Heat Check

Spoelstra says Whiteside playing ‘best winning basketball’ of career

Miami Heat center Hassan Whiteside (21) shoots against the defense of Atlanta Hawks forward Mike Muscala, left, and Atlanta Hawks forward Thabo Sefolosha (25) during an NBA basketball game, Fri., Feb. 24, 2017, in Atlanta.
Miami Heat center Hassan Whiteside (21) shoots against the defense of Atlanta Hawks forward Mike Muscala, left, and Atlanta Hawks forward Thabo Sefolosha (25) during an NBA basketball game, Fri., Feb. 24, 2017, in Atlanta. AP

Even though Hassan Whiteside’s production in terms of scoring, rebounding and blocks have decreased since the Miami Heat started its turnaround following an 11-30 start, his coach and teammates have been steadfast in pointing out how the 7-foot center has improved and been pivotal to the team’s 16-2 run over its last 18 games.

“You can't lose sight of the fact that in terms of games played and experience Hassan is still a young player,” coach Erik Spoelstra told Fox Sports Sun and reporters in Dallas before Monday’s game.

“What I love about him is he has an approach that he wants to get better. He wants to learn. He wants to really take the responsibility of impacting winning. He’s one of our best players and so you can get better during that. I think in the last six weeks he’s played the best winning basketball he’s ever played in a Miami Heat uniform. It’s not his best statistical stretch and he loves it.

“He’s becoming a great teammate, he’s enjoying impacting winning and I don’t want to put a ceiling on that either. Hopefully it will be another two, three, four levels before the year is done.”

Through the Heat's first 41 games, Whiteside was averaging 17.5 points, 13.3 field goal attempts, shooting 55.4 percent from the field, 14.3 rebounds and 2.2 blocks. His plus/minus was -100, second-worst on the team beind Goran Dragic's -127.

Over the Heat's last 18 games, Whiteside is plus-95 (fifth-best on the team behind Dion Waiters +135, James Johnson +107, Wayne Ellington +104, Dragic +100) and he's averaging 14.7 points, 11.1 shots per game, 13.5 rebounds and 1.8 blocks.

Dragic has said repeatedly Whiteside has become much better at defending pick-and-roll situations and his teammates have said it feels like he trusts them now to have his back rebounding, which frees him up to go out and deflect and block more shots.

“He’s the force in the paint,” Dragic said after Whiteside scored only two points in last Friday’s blowout win in Atlanta. “He means a lot, especially when we’re defending pick and roll. Most guards try to attack. When you see Whiteside down there and they’re not engaging that’s big.”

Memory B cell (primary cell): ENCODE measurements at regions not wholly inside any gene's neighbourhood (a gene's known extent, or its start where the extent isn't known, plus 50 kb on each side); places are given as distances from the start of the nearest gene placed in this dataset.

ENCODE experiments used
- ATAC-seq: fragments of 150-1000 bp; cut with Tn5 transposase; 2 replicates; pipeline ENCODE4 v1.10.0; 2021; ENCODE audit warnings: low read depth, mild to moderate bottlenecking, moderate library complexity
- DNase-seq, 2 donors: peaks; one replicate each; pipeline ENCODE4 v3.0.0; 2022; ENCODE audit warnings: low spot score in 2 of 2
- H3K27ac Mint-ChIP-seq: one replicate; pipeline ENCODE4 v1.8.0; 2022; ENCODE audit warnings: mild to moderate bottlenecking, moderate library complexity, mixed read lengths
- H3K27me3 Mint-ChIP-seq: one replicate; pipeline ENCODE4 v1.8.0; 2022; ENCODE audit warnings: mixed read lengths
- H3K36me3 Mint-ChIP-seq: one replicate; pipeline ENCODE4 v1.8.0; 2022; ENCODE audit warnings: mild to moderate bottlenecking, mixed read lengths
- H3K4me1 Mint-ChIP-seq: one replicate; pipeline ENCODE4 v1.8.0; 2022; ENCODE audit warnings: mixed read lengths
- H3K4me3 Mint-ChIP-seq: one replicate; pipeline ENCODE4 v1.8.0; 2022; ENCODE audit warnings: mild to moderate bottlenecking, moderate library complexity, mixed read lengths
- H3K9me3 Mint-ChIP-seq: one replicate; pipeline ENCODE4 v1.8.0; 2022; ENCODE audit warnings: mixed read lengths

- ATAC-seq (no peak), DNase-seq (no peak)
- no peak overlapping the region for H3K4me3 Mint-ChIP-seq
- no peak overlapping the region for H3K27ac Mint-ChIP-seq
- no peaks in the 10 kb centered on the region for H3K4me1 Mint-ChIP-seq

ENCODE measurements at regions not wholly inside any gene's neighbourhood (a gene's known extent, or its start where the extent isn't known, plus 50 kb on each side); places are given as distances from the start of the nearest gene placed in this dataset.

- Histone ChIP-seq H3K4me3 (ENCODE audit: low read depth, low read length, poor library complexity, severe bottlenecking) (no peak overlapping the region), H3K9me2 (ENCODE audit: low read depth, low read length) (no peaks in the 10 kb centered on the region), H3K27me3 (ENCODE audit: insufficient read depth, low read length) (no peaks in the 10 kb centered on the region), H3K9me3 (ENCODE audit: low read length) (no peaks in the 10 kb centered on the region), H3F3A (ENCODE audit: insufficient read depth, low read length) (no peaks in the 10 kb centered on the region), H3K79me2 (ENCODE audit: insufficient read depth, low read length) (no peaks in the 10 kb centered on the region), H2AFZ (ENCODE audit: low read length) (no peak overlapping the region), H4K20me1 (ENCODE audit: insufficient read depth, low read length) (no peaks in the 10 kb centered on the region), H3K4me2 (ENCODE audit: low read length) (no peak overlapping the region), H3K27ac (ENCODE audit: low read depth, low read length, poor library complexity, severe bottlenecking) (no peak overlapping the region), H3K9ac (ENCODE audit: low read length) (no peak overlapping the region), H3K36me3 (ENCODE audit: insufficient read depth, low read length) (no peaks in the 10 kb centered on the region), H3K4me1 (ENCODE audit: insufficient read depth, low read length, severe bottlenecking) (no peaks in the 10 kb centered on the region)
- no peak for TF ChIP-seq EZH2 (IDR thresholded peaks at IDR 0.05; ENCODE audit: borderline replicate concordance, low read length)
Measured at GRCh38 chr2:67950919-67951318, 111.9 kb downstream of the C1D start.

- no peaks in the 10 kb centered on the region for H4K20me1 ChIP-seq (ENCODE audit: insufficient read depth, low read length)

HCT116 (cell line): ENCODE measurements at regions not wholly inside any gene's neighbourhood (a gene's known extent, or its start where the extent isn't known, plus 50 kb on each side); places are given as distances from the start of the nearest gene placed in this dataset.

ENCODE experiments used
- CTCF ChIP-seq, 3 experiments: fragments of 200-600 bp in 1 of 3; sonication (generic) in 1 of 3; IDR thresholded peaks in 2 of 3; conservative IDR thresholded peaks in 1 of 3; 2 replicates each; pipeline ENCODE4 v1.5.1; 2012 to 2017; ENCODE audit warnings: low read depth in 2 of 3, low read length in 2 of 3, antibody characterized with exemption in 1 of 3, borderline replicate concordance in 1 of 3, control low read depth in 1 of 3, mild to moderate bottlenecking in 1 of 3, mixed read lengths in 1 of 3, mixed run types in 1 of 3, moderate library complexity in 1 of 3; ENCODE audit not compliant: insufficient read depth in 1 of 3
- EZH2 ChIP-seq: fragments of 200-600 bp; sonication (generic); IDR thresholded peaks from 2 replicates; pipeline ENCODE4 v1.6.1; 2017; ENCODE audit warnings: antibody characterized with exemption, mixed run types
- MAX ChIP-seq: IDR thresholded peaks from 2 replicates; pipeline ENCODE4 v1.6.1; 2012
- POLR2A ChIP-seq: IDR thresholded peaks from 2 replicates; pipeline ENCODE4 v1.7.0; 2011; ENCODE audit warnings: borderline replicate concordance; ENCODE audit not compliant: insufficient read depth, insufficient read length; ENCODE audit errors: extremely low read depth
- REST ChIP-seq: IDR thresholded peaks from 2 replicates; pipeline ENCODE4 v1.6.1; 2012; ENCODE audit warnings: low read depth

Saturday, Whiteside recorded the 100th double-double of his career in his first 194 career games. According to basketball-reference.com, there’s only been 17 other players since 1983-84 to record more double-doubles through their first 194 games. Hall of Famer Shaquille O’Neal tops the list with 151. Former fellow Heat center and Hall of Famer Alonzo Mourning had 109 double-doubles through his first 194 career games.

REED ON THE MEND

Although it looked grim when Heat backup center was wheeled off the court in a stretcher in Saturday’s win over Indiana, Spoelstra sounded much more positive about Reed’s status moving forward on Monday.

Reed was diagnosed with right ankle bursitis and didn’t fly with the team to Dallas.

“It's an inflamed bursa sac so that’s probably the best news we could have gotten,” Spoelstra told reporters after shootaround Monday. “He’s getting treatment, already feeling better. The best news is no boot, no crutches. He’s already moving around doing therapy and rehab.

“It’s one of those spots – lower calf. If you’ve ever had a bursa sac and it gets aggravated it can feel pretty painful. But it’s good news on everybody’s front.”

▪ Mavericks star Dirk Nowitzki, a 13-time All-Star and former league MVP, went into Monday’s game 67 points shy of 30,000 for his career.

He’s got a fan in Spoelstra.

“When he’s playing anybody but us I like throwing the game on and seeing Nowitzki play because he's a winner,” Spoelstra said. “He’s a champion. At one time if you can ever say in this game I was the best on the planet and won a ring what else do you need to accomplish in this league? Our organization has incredible respect for him as a competitor. In the toughest, most pressure-filled moments he’s played his best. You have to tip your hat off to him. His game is timeless.”

Related stories from Miami Herald

  Comments